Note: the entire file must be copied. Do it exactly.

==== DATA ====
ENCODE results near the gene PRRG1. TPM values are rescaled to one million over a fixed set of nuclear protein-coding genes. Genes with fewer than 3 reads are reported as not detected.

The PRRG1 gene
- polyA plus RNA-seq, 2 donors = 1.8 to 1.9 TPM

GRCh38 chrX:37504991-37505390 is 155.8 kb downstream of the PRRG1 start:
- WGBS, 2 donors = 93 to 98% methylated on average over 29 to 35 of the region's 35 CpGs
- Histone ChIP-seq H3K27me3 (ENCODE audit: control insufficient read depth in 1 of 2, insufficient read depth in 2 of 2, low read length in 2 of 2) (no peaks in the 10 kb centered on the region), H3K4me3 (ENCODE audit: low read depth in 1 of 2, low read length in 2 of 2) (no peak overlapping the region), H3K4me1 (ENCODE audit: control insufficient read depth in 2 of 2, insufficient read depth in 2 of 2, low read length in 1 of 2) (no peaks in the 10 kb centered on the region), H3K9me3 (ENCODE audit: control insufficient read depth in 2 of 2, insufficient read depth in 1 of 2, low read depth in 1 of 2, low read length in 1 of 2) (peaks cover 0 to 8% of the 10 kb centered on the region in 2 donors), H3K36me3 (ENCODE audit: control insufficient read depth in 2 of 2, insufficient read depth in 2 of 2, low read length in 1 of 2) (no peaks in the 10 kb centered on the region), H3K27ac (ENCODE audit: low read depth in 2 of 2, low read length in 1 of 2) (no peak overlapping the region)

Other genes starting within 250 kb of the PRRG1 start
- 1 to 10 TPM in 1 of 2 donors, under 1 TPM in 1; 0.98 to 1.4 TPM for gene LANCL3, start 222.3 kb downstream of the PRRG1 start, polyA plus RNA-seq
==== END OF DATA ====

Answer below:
ENCODE results near the gene PRRG1. TPM values are rescaled to one million over a fixed set of nuclear protein-coding genes. Genes with fewer than 3 reads are reported as not detected.

The PRRG1 gene
- polyA plus RNA-seq, 2 donors = 1.8 to 1.9 TPM

GRCh38 chrX:37504991-37505390 is 155.8 kb downstream of the PRRG1 start:
- WGBS, 2 donors = 93 to 98% methylated on average over 29 to 35 of the region's 35 CpGs
- Histone ChIP-seq H3K27me3 (ENCODE audit: control insufficient read depth in 1 of 2, insufficient read depth in 2 of 2, low read length in 2 of 2) (no peaks in the 10 kb centered on the region), H3K4me3 (ENCODE audit: low read depth in 1 of 2, low read length in 2 of 2) (no peak overlapping the region), H3K4me1 (ENCODE audit: control insufficient read depth in 2 of 2, insufficient read depth in 2 of 2, low read length in 1 of 2) (no peaks in the 10 kb centered on the region), H3K9me3 (ENCODE audit: control insufficient read depth in 2 of 2, insufficient read depth in 1 of 2, low read depth in 1 of 2, low read length in 1 of 2) (peaks cover 0 to 8% of the 10 kb centered on the region in 2 donors), H3K36me3 (ENCODE audit: control insufficient read depth in 2 of 2, insufficient read depth in 2 of 2, low read length in 1 of 2) (no peaks in the 10 kb centered on the region), H3K27ac (ENCODE audit: low read depth in 2 of 2, low read length in 1 of 2) (no peak overlapping the region)

Other genes starting within 250 kb of the PRRG1 start
- 1 to 10 TPM in 1 of 2 donors, under 1 TPM in 1; 0.98 to 1.4 TPM for gene LANCL3, start 222.3 kb downstream of the PRRG1 start, polyA plus RNA-seq